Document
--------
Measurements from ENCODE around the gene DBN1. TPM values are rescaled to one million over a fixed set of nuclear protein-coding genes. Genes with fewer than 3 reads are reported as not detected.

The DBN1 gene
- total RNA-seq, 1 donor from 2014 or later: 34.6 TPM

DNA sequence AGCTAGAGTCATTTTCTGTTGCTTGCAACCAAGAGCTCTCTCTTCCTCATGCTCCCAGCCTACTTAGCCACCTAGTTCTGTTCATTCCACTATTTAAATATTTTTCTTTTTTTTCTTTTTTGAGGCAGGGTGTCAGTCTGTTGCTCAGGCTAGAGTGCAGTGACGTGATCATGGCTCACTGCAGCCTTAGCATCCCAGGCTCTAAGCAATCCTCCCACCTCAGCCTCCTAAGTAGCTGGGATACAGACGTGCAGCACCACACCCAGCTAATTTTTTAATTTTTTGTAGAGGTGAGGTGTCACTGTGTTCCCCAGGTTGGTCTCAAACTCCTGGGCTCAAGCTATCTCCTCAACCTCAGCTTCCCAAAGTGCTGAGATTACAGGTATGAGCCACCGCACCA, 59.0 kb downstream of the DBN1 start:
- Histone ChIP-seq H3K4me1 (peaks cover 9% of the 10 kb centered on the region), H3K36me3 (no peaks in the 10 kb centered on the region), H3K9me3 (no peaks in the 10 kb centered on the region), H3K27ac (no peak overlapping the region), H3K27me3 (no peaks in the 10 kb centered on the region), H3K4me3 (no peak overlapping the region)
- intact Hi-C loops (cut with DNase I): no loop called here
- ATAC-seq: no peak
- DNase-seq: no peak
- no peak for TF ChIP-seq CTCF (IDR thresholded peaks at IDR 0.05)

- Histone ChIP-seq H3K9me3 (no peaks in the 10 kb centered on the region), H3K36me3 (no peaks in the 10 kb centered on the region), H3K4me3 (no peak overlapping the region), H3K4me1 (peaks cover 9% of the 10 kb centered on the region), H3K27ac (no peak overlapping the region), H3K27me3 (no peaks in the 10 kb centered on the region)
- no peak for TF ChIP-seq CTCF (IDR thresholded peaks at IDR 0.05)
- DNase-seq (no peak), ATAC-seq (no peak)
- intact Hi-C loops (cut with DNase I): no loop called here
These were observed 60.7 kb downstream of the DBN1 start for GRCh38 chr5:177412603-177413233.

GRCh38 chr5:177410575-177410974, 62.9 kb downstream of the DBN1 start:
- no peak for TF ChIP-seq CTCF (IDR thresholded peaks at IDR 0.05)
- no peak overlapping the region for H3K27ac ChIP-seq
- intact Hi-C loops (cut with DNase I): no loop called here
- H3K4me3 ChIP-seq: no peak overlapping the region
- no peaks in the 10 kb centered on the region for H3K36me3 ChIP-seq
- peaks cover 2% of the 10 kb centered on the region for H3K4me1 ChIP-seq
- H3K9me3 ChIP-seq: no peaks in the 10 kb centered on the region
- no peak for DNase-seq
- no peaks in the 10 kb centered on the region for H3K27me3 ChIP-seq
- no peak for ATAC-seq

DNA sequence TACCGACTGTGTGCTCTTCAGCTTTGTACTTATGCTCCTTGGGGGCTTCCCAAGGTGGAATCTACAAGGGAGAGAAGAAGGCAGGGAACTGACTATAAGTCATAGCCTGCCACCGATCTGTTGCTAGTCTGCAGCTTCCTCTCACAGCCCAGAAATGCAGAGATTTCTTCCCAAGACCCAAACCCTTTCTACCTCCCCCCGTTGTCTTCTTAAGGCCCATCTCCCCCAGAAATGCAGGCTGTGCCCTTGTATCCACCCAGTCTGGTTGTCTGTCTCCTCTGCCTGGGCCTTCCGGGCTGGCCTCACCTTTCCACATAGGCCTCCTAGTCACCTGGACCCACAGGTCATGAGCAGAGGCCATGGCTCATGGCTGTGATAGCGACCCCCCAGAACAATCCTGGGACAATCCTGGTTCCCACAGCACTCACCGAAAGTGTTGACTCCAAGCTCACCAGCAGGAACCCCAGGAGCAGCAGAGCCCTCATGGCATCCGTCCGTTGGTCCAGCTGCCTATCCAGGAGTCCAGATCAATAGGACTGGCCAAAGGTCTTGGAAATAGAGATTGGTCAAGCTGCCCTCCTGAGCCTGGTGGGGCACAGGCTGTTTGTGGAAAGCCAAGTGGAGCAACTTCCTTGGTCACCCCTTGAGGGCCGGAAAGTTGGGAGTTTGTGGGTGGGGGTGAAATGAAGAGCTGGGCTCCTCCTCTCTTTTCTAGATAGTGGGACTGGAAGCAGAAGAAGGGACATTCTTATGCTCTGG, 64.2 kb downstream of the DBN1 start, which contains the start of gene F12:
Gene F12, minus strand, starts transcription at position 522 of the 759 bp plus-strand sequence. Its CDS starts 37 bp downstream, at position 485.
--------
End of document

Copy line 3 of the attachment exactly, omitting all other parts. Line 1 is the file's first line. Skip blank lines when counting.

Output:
- total RNA-seq, 1 donor from 2014 or later: 34.6 TPM